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How to think like a CEO to crush your startup PM interviews
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As we grow our careers as PMs, sometimes we apply for roles with a clear scope and standardized interview processes (like Facebook RPM or a generalist PM in Uber), but at times we also apply for PM roles with ambiguous scope (first PM role at a startup or PMs for building a whole new businesses).
For the latter, the interview processes feel different. Rather than trying to meet a set criteria, it instead feels like a mutual discovery process, where the candidate develops a holistic understanding of the company and asserts that they are able to identify business critical problems and that they are the perfect person to do it.
As a result, for interview preparation you’d spend a significantly more time studying the company and evaluating it, compared to preparing standard product sense cases.
This is how I’ve personally approached the process. It’s not perfect, but it has helped me get inside the minds of how founders take their fast-growing startups from 0 to 1.
To deconstruct the thought process, first I think about: What does this company need to get right to win? And this requires a few things:
1. Understand the environment the company is playing in.
The shape of the industry
What is the history of the industry, and how does the company fit in?
Example: If you were interviewing at an insur-tech startup, you’d spend time studying the history of the insurance industry. You may learn that regulations have a huge impact, different players are interconnected and form an ecosystem, and those that grew quickly in the past decade had a secret sauce in distribution. Over time, you’d build a mental model of the industry story and how the company fits in.
Exercise: Read articles about the company’s industry, the company, and its competitors.
2. Identify what the company needs to get right to win.
What does the company need to do to capture value to its largest extent? Is it pricing? Convenience? Quality? Something else?
What are the biggest risks?
How does the company sustain its advantage? Does it have a moat? What does the company need to do in order to create this moat?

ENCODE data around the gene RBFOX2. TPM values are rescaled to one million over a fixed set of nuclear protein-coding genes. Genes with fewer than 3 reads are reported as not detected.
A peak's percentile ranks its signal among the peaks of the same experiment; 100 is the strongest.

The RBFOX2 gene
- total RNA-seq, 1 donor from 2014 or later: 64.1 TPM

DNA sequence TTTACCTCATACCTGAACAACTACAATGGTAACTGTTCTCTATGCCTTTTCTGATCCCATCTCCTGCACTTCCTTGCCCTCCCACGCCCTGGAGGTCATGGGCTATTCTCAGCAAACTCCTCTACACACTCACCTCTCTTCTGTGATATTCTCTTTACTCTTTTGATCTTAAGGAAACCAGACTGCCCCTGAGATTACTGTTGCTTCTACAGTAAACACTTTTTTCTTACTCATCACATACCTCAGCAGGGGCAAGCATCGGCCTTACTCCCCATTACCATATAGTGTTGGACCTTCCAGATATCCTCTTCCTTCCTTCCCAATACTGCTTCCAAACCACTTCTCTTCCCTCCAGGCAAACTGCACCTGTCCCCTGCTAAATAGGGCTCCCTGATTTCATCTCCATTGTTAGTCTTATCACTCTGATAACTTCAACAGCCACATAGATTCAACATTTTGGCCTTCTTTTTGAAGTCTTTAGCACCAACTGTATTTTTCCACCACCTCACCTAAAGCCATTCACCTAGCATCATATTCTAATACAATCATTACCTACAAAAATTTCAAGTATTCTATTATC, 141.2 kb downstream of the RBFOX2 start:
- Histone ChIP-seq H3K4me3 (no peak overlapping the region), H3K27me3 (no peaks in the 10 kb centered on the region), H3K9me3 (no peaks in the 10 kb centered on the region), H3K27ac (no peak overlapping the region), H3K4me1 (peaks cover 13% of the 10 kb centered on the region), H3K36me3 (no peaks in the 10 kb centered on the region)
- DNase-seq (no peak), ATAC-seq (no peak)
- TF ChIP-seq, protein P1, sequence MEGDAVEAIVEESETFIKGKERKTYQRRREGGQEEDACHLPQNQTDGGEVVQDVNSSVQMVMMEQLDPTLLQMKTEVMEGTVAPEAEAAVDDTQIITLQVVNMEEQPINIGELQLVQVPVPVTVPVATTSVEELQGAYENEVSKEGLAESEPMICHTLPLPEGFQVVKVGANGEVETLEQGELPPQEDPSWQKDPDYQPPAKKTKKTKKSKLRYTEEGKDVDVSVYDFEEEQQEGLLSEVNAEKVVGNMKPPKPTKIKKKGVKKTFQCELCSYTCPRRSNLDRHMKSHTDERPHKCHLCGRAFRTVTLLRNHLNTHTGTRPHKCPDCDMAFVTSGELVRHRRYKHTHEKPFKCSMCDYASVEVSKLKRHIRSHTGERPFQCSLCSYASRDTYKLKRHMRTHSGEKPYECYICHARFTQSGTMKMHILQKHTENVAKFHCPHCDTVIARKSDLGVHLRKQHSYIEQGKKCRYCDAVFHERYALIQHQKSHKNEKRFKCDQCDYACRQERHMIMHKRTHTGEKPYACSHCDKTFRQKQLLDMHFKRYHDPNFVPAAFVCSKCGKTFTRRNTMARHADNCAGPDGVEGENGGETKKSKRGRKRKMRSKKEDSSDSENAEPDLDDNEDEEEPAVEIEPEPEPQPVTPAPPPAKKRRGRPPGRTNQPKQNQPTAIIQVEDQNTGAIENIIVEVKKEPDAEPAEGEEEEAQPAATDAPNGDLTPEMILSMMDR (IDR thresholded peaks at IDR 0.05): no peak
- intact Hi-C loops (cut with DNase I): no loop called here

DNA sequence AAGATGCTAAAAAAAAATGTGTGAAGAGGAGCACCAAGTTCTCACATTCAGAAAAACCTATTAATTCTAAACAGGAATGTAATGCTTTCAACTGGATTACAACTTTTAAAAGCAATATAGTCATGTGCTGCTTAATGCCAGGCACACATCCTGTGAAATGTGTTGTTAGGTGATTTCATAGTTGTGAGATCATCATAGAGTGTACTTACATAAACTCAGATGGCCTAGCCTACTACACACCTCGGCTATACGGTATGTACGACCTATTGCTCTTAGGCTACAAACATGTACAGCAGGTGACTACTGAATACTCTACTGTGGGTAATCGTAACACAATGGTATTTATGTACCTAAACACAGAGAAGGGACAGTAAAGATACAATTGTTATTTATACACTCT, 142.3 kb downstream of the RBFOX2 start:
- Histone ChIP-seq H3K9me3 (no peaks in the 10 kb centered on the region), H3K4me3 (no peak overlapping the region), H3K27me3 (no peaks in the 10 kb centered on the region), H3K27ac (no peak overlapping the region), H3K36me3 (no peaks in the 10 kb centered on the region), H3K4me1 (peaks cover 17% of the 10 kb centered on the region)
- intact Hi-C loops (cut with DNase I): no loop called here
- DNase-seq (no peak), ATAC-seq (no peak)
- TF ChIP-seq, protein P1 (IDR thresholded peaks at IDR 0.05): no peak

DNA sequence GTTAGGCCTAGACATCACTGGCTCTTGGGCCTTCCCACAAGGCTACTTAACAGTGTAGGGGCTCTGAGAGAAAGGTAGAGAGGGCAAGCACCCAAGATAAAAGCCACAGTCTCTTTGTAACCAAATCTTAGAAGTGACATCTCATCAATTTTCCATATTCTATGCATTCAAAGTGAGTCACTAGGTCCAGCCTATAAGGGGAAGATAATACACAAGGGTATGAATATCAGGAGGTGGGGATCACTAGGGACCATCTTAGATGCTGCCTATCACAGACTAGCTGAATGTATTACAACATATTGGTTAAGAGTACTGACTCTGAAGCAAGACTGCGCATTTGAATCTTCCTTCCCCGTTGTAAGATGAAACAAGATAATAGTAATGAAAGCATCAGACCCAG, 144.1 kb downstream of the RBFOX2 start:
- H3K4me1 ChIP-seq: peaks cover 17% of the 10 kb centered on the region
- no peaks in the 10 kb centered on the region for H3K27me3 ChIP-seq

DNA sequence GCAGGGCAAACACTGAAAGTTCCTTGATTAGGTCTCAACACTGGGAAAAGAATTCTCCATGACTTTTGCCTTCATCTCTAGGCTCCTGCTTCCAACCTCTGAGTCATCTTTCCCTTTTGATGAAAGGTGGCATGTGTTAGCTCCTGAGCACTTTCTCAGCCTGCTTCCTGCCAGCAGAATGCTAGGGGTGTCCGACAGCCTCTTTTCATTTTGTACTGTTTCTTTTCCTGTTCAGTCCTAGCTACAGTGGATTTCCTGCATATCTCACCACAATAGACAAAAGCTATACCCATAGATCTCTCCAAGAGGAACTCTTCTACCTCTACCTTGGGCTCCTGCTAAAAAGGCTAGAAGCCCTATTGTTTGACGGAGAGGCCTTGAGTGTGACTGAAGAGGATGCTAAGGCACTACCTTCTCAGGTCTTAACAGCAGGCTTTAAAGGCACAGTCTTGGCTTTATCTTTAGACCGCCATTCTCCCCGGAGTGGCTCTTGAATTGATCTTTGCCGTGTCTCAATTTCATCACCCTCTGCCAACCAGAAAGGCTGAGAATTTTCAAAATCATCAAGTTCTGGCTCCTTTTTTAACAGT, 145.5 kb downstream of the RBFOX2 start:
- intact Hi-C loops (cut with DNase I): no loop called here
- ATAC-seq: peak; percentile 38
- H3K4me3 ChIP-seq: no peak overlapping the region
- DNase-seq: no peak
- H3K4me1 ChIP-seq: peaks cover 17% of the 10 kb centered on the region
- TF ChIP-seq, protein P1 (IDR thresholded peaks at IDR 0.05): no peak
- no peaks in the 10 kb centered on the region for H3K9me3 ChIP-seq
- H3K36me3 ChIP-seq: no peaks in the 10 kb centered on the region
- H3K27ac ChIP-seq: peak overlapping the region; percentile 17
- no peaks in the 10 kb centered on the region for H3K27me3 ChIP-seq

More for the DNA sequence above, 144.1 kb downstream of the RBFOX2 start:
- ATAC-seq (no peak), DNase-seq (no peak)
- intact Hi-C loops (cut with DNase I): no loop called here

Example: Let’s say you were interviewing at a consumer research startup that does surveys for companies. The real premise of the product is delivering survey results quickly, across a sufficiently large representative sample of survey takers. To get lots of people to take surveys, acquisition cost of new survey takers is very high. A big risk is - what secret do they have about lowering the acquisition cost?
Once identifying some of these risks, figure out how the company sustains its advantage.
Exercise: Follow the money from when the end customer pays a company money, to how the company uses those funds. Where are the biggest sources of friction?
3. Develop your best guess on where the company needs to prioritize.
How does the company’s existing roadmap align with your view of what the company needs to do to win?
Are there any gaps? Why or why not?
This is often the difference between a good PM and a great PM. A good PM might gather a lot of information and have a mental model, while a great PM also has an opinion on the better ways to approach it.
Example: Let’s say you are interviewing with an AI-as-a-service startup (e.g. from helping companies use AI to predict airline pricing or identify pedestrians in photos). You might identify that one of the biggest risks is its scalability – you don’t want the company to end up in a position where it essentially acts as a consulting company, building a custom ML model for every company. Then, one of the most important questions is: how do you ensure that the company is taking on projects that’d help them unlock scalability? The type of work a product manager would need to do then is to define the use cases that would lead to scalability, while supporting the company’s growth.
Exercise: Define which business risks are the most uncertain. Then, determine how that informs your priorities as a product manager, and what makes you the perfect candidate to take on the job.
These are some of the most challenging elements of the profession as a whole. Hopefully these guidelines can help you find your own framework, think critically about a business, and most importantly, use it to your advantage in recruiting for PM roles that are exciting but ambiguous in scope.